May 27, 2013
The 97th running of the Indianapolis 500 was widely lauded as a tremendously entertaining event. The grandstands were nearly full, every fourth lap or so produced a new leader, and Tony Kanaan became the most popular winner in years.
So I'm sitting high in Turn 3 with my two sons, enjoying the cool refreshment of an adult beverage that had just been dumped down my back by the profusely apologizing brunette behind me, and I'm wondering why something still doesn't feel right about this otherwise great race. Everyone loved this year's race and wants the success to continue, but I'm not sure if the foundation exists for it to do so.
First, nobody drops out with mechanical problems anymore. The cars are bulletproof because they are built well within the known bounds of technological progress. In 1969, any racecar worth the name had 900 horsepower. Forty years later Indycars need a turbocharger to produce less power than a stock Shelby Mustang GT 500 at your local car lot.
My sons will never know what it's like to hope against all hope that a Buick stock-block V6 can carry a Scott Brayton or Jim Crawford or Pancho Carter to unlikely victory before it blows up. They'll never see Roger Penske's team shock the racing world with a super-secret Mercedes Illmor engine, or watch in amazement as a turbine-powered machine whooshes silently past. Reliability simply isn't an issue any more because no one pushes the envelope of technology.
Secondly, the cars fascinate no one. They don't just look like cookie-cutter spec cars… they are cookie-cutter spec cars. The much-vaunted “body kits” will probably never appear and would accomplish nothing if they did. Their alleged purpose is to make identical racecars appear to be different. But teams will quickly determine which body kit offers the best advantage at each track and every team will use the same one. Then all the cars will once again look like what they are… cookie-cutter spec cars.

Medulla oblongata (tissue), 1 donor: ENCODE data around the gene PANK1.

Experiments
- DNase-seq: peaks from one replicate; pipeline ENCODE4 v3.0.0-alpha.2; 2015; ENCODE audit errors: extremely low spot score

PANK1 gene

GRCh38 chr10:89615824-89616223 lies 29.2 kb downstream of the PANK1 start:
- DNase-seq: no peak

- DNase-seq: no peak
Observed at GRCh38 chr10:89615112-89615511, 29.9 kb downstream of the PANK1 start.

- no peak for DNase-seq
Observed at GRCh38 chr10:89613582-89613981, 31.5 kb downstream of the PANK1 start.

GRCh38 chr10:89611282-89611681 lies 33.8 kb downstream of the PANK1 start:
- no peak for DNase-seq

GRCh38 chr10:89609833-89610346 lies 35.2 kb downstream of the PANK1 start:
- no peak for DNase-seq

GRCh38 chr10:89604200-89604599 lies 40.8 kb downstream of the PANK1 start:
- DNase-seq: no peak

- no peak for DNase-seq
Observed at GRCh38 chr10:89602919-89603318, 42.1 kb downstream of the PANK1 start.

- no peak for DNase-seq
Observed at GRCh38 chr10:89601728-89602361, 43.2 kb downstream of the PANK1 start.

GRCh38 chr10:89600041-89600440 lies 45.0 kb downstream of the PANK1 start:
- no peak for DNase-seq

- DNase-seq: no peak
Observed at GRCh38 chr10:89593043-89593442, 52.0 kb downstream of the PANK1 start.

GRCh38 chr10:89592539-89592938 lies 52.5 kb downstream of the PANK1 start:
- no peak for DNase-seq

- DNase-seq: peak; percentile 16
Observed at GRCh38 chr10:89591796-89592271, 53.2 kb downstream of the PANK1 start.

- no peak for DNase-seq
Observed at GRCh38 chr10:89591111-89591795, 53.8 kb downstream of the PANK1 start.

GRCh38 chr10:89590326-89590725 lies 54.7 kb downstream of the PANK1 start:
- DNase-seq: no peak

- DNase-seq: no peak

Lead changes now occur so frequently that they've become meaningless. Teams deliberately give away the lead because drafting uses less fuel. Passes are not the result of a superior car or better driving. They are produced artificially by the hated “push to pass” buttons or the slingshot effect. The NASCARization of Indycar has come full circle when leading at the final caution period virtually assures that you'll lose the race.
This generation of Indycar fans will never know what it's like to show up at the track and wonder if the new champion will lap the field or win by a car length. They'll never know that open wheel racing once precluded anyone from afflicting their car with those hideous rear wheel pods.
Worse yet, they may never see a Bump Day that matters. They may come to believe that getting only 33-35 entries at Indianapolis is normal.
Rookies are few and far between nowadays. Only four showed for this year's race. Only half of them came from the “Road to Indy” ladder system. None of them represented blue-collar racing.
Only one of them had ever driven a full size racecar before 2006, so these kids aren't just new to Indy… they're new to auto racing. Most of them haven't driven a hundred races in their lives. They bring no fan base with them; only money. True veterans who have driven fifty or more races per year for decades at short tracks across the country are priced out of the market by spec cars whose stated purpose was to keep costs low.
Still, as my youngest son generously sacrificed his jacket to sop the beer out of my shirt, I couldn't help being mesmerized by the race I was watching. It really was fun. It was great to see Kanaan get a long overdue victory. The history of the Indianapolis Motor Speedway constantly reminds you that this really is auto racing's Mount Everest.
On the surface we see an incredibly good race. But like a great structure with no foundation, it seems that what passes for success in Indycar these days is built on very thin ice.
Sopwith Motorsports Television Productions
Co-host, Mecum Auto Auctions